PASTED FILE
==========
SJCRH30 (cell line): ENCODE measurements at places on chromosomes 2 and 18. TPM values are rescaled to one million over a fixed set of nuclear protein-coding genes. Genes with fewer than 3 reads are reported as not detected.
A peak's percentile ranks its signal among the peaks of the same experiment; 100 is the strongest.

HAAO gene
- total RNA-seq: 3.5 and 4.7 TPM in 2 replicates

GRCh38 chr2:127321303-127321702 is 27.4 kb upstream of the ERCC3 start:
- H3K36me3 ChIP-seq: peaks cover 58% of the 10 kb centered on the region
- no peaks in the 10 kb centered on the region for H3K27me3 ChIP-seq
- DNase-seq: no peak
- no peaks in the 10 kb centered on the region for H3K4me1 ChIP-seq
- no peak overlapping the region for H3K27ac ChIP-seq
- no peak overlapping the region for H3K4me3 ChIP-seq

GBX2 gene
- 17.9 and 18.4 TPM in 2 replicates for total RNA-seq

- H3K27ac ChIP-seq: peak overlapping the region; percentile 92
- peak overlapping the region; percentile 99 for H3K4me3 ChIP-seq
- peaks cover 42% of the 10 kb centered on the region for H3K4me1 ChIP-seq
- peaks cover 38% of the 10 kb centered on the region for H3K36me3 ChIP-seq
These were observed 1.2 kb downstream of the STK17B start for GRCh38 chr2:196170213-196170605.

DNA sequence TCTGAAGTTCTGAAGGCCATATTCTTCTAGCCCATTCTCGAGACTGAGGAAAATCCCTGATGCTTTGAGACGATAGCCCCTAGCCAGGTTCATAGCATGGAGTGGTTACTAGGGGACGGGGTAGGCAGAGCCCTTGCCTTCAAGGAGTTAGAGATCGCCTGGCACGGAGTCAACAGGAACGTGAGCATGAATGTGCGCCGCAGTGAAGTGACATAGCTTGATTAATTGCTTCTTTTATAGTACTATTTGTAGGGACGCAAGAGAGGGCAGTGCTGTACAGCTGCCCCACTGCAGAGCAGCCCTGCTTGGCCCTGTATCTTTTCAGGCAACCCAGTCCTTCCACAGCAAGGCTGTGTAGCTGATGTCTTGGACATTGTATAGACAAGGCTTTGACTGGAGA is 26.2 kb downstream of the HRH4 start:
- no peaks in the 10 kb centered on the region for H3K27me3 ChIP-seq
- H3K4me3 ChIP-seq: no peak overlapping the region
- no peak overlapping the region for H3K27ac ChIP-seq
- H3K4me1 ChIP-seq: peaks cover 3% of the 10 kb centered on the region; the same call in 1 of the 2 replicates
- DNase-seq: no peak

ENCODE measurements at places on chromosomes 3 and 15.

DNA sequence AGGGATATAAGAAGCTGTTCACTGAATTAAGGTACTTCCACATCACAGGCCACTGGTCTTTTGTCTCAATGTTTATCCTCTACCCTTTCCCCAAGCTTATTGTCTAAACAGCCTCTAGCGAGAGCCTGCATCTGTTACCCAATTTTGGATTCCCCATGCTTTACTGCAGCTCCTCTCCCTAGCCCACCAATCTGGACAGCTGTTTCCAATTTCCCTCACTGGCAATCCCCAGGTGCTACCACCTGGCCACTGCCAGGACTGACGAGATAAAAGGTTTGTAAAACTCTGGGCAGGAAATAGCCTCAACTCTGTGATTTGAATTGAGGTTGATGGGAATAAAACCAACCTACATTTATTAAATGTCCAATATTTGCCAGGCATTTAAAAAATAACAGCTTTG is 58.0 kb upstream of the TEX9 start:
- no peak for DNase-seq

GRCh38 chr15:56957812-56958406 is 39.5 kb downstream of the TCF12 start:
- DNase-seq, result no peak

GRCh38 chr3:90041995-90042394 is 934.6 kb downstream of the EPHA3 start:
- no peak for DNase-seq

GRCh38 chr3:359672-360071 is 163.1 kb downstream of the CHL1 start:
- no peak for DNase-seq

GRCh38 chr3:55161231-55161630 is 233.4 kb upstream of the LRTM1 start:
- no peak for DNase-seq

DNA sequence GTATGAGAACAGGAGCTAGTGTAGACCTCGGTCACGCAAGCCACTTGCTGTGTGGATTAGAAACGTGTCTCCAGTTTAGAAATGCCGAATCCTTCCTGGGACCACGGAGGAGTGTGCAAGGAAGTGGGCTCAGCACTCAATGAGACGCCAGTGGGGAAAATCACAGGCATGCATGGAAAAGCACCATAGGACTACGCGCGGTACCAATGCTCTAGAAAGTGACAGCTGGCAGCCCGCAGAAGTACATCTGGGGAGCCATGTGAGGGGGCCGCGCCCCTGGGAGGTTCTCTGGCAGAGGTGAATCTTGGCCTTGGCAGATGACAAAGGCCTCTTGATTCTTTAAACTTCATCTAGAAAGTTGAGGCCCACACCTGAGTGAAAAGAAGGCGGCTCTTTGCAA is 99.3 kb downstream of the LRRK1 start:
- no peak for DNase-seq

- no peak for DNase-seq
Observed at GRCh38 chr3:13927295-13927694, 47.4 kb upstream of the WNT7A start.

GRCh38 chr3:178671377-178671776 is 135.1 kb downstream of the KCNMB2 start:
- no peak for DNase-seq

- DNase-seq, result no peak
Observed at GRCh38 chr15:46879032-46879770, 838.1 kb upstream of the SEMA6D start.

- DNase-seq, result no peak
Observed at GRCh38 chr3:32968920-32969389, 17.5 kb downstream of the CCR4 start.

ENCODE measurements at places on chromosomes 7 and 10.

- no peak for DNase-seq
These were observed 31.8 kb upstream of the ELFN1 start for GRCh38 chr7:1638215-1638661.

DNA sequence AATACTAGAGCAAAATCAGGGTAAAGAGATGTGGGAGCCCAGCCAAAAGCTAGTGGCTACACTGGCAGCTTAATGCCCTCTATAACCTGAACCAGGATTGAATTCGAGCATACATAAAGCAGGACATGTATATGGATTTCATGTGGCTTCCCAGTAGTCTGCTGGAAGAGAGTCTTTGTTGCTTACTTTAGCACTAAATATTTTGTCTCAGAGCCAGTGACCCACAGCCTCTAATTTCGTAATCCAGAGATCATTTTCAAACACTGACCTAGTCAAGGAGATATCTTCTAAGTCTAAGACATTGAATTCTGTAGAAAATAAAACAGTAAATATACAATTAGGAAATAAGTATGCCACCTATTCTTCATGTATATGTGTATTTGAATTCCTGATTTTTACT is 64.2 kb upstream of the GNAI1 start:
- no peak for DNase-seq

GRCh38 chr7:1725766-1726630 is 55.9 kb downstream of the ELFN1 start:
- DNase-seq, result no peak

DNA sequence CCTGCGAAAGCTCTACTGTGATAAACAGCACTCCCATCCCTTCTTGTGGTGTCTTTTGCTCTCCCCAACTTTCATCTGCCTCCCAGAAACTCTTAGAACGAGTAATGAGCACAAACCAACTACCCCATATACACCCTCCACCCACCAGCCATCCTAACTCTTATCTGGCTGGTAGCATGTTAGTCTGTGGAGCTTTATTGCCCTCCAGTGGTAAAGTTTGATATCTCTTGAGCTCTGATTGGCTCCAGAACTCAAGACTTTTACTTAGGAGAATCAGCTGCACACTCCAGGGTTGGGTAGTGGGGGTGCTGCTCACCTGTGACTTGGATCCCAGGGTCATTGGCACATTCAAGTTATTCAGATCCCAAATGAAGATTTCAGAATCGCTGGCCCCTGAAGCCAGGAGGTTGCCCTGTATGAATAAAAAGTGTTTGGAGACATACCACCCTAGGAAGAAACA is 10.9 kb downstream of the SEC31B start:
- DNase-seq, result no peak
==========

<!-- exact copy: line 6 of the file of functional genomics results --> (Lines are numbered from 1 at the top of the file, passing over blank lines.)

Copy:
- H3K36me3 ChIP-seq: peaks cover 58% of the 10 kb centered on the region